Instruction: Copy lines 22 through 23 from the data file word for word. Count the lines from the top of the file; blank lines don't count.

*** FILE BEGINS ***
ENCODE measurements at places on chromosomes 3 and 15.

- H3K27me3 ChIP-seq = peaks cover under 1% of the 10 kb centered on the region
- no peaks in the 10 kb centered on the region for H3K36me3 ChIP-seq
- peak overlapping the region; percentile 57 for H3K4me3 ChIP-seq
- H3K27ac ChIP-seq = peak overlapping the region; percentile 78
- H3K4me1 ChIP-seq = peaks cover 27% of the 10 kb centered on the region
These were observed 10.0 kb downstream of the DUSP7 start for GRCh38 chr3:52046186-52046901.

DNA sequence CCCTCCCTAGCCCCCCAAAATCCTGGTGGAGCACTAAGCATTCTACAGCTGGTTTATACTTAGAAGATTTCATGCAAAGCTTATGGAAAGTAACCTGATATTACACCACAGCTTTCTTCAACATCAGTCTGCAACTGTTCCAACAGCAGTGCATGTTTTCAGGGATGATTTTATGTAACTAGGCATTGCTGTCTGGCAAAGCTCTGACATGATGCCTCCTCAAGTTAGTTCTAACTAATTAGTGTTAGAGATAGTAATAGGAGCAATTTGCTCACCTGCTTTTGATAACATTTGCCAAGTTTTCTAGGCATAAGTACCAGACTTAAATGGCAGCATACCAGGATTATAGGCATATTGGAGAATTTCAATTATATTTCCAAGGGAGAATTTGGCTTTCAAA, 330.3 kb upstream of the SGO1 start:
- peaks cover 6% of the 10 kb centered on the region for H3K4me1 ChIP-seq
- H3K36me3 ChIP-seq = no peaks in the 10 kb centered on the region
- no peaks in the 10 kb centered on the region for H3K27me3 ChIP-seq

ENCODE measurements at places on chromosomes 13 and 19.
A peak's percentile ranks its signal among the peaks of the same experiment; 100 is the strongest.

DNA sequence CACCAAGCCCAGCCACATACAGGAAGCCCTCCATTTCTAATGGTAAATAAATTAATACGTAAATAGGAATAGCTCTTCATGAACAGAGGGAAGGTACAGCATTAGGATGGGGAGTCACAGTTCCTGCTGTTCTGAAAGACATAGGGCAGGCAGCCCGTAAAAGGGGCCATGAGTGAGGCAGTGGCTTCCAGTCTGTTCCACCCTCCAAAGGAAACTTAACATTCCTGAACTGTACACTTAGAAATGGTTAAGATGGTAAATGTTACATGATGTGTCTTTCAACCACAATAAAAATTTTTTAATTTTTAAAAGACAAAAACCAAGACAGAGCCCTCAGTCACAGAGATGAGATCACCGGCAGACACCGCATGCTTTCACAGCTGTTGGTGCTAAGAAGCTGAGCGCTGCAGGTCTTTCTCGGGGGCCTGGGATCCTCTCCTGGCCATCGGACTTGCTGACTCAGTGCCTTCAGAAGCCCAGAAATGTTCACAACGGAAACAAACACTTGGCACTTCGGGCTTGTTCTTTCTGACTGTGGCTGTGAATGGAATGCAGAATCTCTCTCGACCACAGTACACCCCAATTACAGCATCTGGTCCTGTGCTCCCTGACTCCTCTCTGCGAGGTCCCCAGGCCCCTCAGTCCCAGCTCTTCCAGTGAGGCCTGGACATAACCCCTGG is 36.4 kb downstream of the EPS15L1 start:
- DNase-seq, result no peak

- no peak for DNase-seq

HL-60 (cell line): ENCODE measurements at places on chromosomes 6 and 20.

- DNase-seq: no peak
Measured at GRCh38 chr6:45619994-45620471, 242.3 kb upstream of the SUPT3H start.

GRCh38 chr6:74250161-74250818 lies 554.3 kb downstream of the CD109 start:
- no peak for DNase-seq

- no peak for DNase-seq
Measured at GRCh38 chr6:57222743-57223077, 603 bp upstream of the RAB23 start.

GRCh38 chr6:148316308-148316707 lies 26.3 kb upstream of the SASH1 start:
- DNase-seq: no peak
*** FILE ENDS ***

- no peak for DNase-seq
Measured at GRCh38 chr6:57222743-57223077, 603 bp upstream of the RAB23 start.